Just to test the setup I hooked it up to the Buddistick" portable vertical Indoors. Surprisingly it picked up quite a few signals and even more surprisingly the TS450 auto ATU tuned it. I didn't fancy transmitting however, not with the antenna that close by.

Thursday, 9 January 2014

A different way of listening

Although I have been a licenced Radio Amateur for some years (thinking of it actually it will be 30 years this year!) I have always been a shortwave listener at heart. I entered the hobby through my interest in tuning around the shortwave bands in the late 1970s/Early 1980's. Those were the days, long before satellite TV and internet when the only way to hear news and views from foreign broadcasters was via your shortwave radio.

Times have changed of course and many, if not most of the big international broadcasters have left shortwave, even it seems the Voice of Russia is considering winding down its shortwave operations. The SW bands are now dominated by China but most of the familiar European stations are gone.

Around 8 or 9 years ago I purchased an Internet Radio which hooked into my WIFI and enabled a choice of I think around 20,000 Radio Stations worldwide. Most are local or National stations but some are the old international Broadcasters.

The selection of broadcasters available depends on the Internet "Portal" used by the receiver manufacturer. Some Portals carry more stations than others. My Original Logik radio uses the "Reciva" portal

Using some money I received for Christmas I have invested in a new WIFI radio a Roberts Stream 83i

This receiver uses the "Frontier Silicon" portal and whilst it doesnt appear to have as many radio stations listed as the "Reciva" portal there is still a fair selection. The radio itself is Superior to my old Logik with better sound quality, improved wifi sensitivity and the option of DAB and FM bands also.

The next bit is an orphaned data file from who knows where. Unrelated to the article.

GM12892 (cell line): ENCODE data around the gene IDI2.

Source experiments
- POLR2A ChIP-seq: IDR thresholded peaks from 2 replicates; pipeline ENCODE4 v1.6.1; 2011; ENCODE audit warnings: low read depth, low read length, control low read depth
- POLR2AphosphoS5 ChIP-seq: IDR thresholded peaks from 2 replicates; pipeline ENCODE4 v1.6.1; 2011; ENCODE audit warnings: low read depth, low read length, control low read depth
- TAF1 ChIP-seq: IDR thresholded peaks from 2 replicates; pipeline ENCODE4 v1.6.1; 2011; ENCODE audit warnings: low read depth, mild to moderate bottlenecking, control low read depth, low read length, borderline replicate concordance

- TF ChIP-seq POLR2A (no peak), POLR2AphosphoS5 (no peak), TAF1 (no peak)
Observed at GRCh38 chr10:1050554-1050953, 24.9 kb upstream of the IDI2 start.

I thought it would be interesting to see how many of the international broadcasters were available to listen to on internet radio with the results below, over both Reciva and Frontier Silicon portals:

Radio Slovakia
Vatican Radio
Voice of Russia

Deutsche Welle

Radio France International
Radio Exterior (Spain)
RRI (Romania)
Radio Tirahna (Foreign Service)
NHK Japan
Iran IRIB World Service
Radio Cairo

There are probably many others but these are the ones I have stumbled across. Its not the same as real shortwave of course but its nice to hear some of these familiar voices. It is slightly concerning that these days if the state wished to control our listening habits they could simply block the internet. There would be very few "Real" broadcasters left on the bands.

Monday, 9 December 2013

Some Progress

A little while back I posted about the problems I had with remote operation of my CCW SDR4+ SDR receiver.
Originally I had set the receiver up on my main PC, running windows 7 and I (and others) were able to access it over the internet using the SDR-Radio software. All was well until a problem with Win 7 on the PC meant I had to reinstall the OS, after that whatever I tried I could not get the remote access to work. After many fruitless hours I pretty much gave up.

Yesterday I dug out an old Windows XP laptop I have. After a bit of tweaking, to my surprise I was able to connect the SDR receiver to it and operate it remotely

The important part of the screenshot above is the little "OK"  near the bottom of the left hand section. That means the SDR server program is accessible online. I don't think I can use the laptop as a permanent solution. Whilst I am happy enough to leave PC in the shack running for a day or two am I a bit concerned that a laptop would overheat. Maybe I am over cautious? In any event I have at least proved that my router is ok and the settings I am using in the SDR software are correct. Clearly something in my Windows PC is blocking access. Finding out what is the difficulty.